A few weeks back I read a chapter in Sinclair Ferguson’s book In Christ Alone on the grace of contentment (“Contentment: Five Easy Steps?”), prompted by his friend’s reference to 1 Tim.6:6 in the face of manifold trials in his life. Going back to reflect on that chapter tonight leads me to post a few of Ferguson’s profitable thoughts put down on paper.
May they help put us in a right frame of mind as we end this week.
Such contentment is never the result of the momentary decision of the will. It cannot be produced merely by having a well-ordered and thought-through-time-and-life-management plan calculated to guard us against unexpected twists of divine providence. No, true contentment means embracing the Lord’s will in every aspect of His providence simply because it is His providence. It involves what we are in our very being, not just what we do and can accomplish.
…Thus, we cannot ‘do’ contentment. It is taught by God. We need to be schooled in it. It is part of the process of being transformed through the renewing of our minds (Rom.12:1-2). It is commanded of us, but, paradoxically, it is created in us, not done by us. It is not the product of a series of actions, but of a renewed and transformed character. It involves the growth of a good tree that produces good fruit.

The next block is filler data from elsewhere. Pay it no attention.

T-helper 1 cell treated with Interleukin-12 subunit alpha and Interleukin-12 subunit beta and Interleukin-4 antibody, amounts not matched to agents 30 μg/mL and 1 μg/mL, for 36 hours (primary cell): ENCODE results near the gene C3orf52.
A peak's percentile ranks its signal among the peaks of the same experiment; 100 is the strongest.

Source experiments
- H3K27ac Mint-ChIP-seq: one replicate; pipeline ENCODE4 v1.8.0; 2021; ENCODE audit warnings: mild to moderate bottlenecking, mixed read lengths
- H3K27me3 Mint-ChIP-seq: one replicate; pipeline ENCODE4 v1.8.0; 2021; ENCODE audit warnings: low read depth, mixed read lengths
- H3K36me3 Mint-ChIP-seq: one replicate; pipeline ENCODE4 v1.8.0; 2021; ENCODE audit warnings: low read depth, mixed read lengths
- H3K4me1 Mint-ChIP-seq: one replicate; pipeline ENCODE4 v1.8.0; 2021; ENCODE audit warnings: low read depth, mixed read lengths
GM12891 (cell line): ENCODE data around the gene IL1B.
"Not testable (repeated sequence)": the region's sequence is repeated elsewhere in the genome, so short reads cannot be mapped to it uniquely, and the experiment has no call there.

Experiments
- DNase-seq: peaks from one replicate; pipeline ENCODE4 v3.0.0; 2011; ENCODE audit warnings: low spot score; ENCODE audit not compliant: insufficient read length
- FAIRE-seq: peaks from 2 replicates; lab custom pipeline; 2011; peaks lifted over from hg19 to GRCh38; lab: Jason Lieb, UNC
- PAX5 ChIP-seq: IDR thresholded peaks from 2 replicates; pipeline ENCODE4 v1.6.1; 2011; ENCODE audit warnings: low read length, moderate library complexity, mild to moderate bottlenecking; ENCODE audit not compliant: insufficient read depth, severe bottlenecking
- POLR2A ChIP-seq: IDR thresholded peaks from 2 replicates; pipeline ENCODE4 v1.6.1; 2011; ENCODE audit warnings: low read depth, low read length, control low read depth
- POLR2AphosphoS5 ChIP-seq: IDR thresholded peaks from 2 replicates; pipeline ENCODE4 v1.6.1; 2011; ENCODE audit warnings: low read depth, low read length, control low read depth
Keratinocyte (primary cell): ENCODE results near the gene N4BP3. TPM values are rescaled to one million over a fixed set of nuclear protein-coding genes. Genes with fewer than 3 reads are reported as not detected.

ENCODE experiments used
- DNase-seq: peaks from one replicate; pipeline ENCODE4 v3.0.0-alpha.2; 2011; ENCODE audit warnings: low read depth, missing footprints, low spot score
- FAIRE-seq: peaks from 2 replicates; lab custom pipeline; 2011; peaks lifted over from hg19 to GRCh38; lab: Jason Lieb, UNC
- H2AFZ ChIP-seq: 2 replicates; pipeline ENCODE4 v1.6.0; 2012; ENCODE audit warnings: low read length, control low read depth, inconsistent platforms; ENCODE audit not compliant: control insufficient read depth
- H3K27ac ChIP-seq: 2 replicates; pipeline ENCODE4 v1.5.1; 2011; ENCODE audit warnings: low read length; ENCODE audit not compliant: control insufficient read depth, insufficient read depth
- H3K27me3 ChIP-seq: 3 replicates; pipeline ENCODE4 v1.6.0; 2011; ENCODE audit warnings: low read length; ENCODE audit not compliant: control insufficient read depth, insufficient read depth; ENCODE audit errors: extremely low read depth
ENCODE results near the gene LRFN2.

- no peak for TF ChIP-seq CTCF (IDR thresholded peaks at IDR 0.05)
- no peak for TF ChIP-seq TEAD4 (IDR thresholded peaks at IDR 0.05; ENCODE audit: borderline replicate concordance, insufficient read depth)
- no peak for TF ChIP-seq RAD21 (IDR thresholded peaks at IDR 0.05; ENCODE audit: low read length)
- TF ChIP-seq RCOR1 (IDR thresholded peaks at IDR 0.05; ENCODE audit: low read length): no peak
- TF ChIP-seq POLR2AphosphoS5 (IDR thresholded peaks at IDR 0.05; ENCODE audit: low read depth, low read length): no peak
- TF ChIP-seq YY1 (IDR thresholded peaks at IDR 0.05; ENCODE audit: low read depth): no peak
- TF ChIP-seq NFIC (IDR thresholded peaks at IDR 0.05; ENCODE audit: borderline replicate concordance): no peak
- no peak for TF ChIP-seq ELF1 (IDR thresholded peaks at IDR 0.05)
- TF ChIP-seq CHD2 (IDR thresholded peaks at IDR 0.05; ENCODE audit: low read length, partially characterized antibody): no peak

This seems to be a difficult principle for Christians today to grasp. …It is painful to pride to discover that the Christian life is not rooted in what we can do, but in what we need done to us.
…Christian contentment means that my satisfaction is independent of my circumstances. When Paul speaks about his own contentment in Philippians 4:11, he uses a term commonplace among the ancient Greek philosophical schools of the Stoics and Cynics. In their vocabulary, contentment meant self-sufficiency, in the sense of independence from changing circumstances.
But for Paul, contentment was rooted not in self-sufficiency but in Christ’s sufficiency (Phil.4:13). Paul said that he could do all things – both being based and abounding – in Christ.
Don’t skip over that last phrase. This kind of contentment is the fruit of an ongoing, intimate, deeply developed relationship with Him (Kindle ed.).